Thursday, June 18, 2015

Israel extends discriminatory family law for another year

  The Independent:
Israel's Knesset has extended a law that bans Palestinians married to Israelis from living with their spouses in Israel for another year.
The law was first passed in 2003 and extended in 2008, and forbids Palestinians married to Israelis from living in Israel, or becoming Israeli citizens.Many critics say that the law essentially makes marriage between Israelis and Palestinians impossible, as the couple would have to live in different countries that are very difficult to pass between.
The law was first introduced as a temporary security measure that would only last for a year, aimed at preventing potential terrorists coming into Israel through marriage.

Defending the law, Interior Minister Silvan Shalom drew attention to Palestinians who "took advantage of their status in Israel as a result of family reunification processes to become involved in terrorist activities, including aiding in carrying out suicide attacks."
He encouraged MKs to support the law, saying the security situation had worsened in recent months.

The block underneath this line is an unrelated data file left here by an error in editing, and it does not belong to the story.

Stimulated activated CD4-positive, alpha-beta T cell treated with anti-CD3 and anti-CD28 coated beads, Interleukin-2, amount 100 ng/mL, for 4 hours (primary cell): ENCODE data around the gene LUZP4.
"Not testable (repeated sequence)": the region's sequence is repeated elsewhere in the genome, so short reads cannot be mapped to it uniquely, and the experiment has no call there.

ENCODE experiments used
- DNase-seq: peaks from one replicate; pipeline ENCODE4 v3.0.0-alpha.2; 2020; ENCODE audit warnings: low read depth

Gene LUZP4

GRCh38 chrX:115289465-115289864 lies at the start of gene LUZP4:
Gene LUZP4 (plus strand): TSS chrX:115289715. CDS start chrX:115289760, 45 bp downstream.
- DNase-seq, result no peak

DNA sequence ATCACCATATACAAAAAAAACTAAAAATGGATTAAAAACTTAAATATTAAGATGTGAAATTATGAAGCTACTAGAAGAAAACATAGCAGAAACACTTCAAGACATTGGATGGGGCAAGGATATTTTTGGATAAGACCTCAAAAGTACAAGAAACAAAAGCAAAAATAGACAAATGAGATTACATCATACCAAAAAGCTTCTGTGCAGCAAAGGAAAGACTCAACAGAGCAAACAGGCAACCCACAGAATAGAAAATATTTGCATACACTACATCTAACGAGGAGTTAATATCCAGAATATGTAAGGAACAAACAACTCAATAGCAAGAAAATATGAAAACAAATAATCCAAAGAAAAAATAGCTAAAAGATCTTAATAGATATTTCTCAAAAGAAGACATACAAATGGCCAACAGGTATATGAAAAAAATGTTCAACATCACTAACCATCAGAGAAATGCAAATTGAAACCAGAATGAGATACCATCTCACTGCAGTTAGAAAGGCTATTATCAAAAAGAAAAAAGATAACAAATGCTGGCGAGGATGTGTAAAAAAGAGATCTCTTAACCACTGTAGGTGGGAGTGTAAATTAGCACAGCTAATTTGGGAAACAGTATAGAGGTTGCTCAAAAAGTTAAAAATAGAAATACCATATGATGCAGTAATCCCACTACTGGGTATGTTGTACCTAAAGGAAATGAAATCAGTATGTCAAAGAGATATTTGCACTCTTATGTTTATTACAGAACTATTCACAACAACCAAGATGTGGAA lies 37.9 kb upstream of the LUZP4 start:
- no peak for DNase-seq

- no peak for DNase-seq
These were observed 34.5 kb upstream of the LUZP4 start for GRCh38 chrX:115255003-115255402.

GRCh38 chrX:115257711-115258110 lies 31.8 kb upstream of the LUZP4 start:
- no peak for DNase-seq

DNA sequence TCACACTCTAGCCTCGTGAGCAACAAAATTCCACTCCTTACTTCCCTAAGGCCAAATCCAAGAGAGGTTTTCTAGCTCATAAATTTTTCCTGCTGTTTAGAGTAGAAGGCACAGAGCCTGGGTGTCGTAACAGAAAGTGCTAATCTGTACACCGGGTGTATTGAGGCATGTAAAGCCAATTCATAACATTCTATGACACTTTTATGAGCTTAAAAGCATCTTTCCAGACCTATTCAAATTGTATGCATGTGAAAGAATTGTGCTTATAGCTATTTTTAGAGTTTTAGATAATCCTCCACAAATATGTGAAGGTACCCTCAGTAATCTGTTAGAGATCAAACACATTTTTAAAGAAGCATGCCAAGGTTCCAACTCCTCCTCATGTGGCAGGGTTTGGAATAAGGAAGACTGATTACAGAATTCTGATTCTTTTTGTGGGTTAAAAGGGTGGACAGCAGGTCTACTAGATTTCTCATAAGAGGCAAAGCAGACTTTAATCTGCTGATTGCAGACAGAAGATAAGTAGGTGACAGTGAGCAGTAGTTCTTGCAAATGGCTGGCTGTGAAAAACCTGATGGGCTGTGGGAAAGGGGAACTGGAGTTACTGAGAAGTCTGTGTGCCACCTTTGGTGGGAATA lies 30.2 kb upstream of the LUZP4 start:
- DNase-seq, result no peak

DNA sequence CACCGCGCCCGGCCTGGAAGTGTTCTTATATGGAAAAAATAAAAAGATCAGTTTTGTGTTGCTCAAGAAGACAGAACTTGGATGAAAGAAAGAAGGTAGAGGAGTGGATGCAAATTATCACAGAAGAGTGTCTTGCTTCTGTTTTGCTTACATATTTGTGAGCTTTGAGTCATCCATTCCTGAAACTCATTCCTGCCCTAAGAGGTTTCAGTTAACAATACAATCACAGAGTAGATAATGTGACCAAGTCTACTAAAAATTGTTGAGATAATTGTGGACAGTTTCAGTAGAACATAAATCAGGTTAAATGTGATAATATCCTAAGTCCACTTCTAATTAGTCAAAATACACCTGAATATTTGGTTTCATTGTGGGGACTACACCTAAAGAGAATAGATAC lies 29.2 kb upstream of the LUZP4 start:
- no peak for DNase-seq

However, MK Aida Touma-Suleiman, from the Joint List, a political alliance of Arab-dominated parties, criticised the effects of the law.
 She said: "My daughter fell in love with a young, white, blonde man from Holland. I don't want to think about what would have happened if she had fallen in love with a Palestinian."
"Their situation would have looked like that of almost 20,000 families, who became involved in a love story with a Palestinian Arab."
Also criticising the law's extension was MK Zehava Gal-On, the head of left-wing Zionist party Meretz, who said: "What this bill says is that every Arab citizen becomes a potential terrorist."
 For his part, MK Daniel Atar (Zionist Union) decided to support the extension of the law, even though it was sponsored by the coalition. “We are dealing with a sensitive and problematic matter," said Atar, "since the emergency regulation combines within it elements that justify opposition, and yet on the other hand includes issues that require one to support the law. We must not be naive: Our aspiration is for a Jewish and democratic nation. I intend on supporting the extension if only to protect ourselves and the character of our country, and I call on the members of the opposition to also vote in favor."

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